Cottrell Scholar Awards - 2017
Novel Approaches to the Computational Understanding and Prediction of Perovskite Dopant Environments and Distortive Modes
Perovskite is an earth-abundant mineral first discovered in the Ural Mountains of Russia in 1839. Materials with the perovskite structure have a lot going for them in current research and technology circles.
These compounds — chemical formula ABX3, where A, B, and X can be a wide variety of elements — are notable for their structural, compositional, and functional flexibility. They have demonstrated high efficiencies in generating electricity directly from sunlight. Depending on how they are “doped” with additional elements and placed in environments of varying temperatures, perovskite compounds are also of growing interest to makers of advanced computer chips and superconductors.
Unfortunately, when using computers to predict the performance of doped perovskite compounds, it is difficult to strike the right balance between accuracy and the amount of computing power needed.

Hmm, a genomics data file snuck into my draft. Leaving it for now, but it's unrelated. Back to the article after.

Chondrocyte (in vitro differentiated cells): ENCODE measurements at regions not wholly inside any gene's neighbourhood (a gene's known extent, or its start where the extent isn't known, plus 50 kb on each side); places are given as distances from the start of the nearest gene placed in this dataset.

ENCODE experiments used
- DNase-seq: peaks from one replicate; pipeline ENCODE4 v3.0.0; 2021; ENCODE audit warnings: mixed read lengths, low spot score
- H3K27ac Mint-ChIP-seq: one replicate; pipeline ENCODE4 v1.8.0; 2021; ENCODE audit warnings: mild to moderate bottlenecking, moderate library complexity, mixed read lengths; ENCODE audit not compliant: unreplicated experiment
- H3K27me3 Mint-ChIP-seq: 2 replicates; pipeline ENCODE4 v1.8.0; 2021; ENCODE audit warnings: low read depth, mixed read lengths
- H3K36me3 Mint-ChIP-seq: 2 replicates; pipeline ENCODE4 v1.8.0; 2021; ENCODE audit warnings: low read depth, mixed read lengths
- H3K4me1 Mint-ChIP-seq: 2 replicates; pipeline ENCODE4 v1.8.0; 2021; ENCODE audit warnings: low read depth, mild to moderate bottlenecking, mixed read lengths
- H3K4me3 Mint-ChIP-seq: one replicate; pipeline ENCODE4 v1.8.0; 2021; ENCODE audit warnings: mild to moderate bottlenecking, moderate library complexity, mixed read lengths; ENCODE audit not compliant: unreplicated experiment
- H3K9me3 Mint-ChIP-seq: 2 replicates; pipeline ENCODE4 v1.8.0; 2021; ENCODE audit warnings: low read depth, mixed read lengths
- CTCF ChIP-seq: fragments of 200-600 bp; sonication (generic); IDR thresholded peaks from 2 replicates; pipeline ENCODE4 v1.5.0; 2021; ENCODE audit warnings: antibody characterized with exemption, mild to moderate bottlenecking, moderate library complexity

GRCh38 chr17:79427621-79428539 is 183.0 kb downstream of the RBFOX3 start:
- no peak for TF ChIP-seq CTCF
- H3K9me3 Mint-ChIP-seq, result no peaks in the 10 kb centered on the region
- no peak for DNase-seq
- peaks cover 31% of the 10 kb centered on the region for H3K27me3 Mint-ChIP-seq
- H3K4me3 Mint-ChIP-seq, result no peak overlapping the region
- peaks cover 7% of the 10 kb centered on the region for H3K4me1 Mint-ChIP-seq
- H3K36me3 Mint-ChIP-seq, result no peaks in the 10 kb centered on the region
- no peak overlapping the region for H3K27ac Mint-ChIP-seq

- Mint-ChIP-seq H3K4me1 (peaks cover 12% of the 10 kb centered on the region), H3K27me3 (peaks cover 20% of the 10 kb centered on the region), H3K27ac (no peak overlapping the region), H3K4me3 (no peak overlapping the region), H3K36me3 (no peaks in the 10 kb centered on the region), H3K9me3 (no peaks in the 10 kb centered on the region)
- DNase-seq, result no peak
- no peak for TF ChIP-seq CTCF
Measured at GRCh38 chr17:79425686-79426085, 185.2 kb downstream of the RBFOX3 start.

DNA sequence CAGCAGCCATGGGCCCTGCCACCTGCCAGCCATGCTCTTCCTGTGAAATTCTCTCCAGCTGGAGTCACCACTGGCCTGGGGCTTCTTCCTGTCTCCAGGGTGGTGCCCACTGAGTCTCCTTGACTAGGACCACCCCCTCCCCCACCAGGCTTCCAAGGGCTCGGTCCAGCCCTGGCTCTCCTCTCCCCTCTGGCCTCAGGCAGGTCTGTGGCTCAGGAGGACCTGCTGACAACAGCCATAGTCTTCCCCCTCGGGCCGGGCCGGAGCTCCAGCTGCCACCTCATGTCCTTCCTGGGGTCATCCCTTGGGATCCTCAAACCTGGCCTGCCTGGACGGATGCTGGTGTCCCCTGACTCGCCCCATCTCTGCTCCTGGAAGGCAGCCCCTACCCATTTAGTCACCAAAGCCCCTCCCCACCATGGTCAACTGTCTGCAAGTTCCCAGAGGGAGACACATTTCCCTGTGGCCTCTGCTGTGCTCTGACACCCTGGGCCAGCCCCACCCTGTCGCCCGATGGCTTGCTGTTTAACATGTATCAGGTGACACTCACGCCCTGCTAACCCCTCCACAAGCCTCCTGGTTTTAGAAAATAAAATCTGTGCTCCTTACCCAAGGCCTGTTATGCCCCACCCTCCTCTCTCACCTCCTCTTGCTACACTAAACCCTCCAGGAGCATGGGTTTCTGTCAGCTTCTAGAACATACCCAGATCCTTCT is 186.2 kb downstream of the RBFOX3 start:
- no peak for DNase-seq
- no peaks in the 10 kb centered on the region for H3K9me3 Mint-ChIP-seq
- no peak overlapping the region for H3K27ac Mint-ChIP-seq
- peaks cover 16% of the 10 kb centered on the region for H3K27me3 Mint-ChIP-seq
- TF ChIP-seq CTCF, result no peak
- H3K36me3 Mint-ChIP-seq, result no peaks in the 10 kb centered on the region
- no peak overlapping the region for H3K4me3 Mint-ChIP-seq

Robert F. Berger, a chemist at Western Washington University, has received a prestigious grant from Research Corporation for Science Advancement (RCSA) to develop new computational approaches to understand the driving forces of energy stability in perovskite-derived materials.
“Our research blends geometric intuition and modern density functional theory calculations to develop new approaches to understand the driving forces of energetic stability in perovskite-derived materials,” Berger said.
Specifically he hopes to improve on calculations predicting how doped and distorted perovskite compounds are likely to behave, both in structural stability and ability to conduct electrons.
Berger’s work is funded by an RCSA Cottrell Scholar Award, which also requires the recipient to advance the quality of science education. He said he intends to do that by creating online learning modules that combine mathematical equations and illustrations “in ways that are not typically seen in existing lessons, for use in an undergraduate quantum chemistry course.”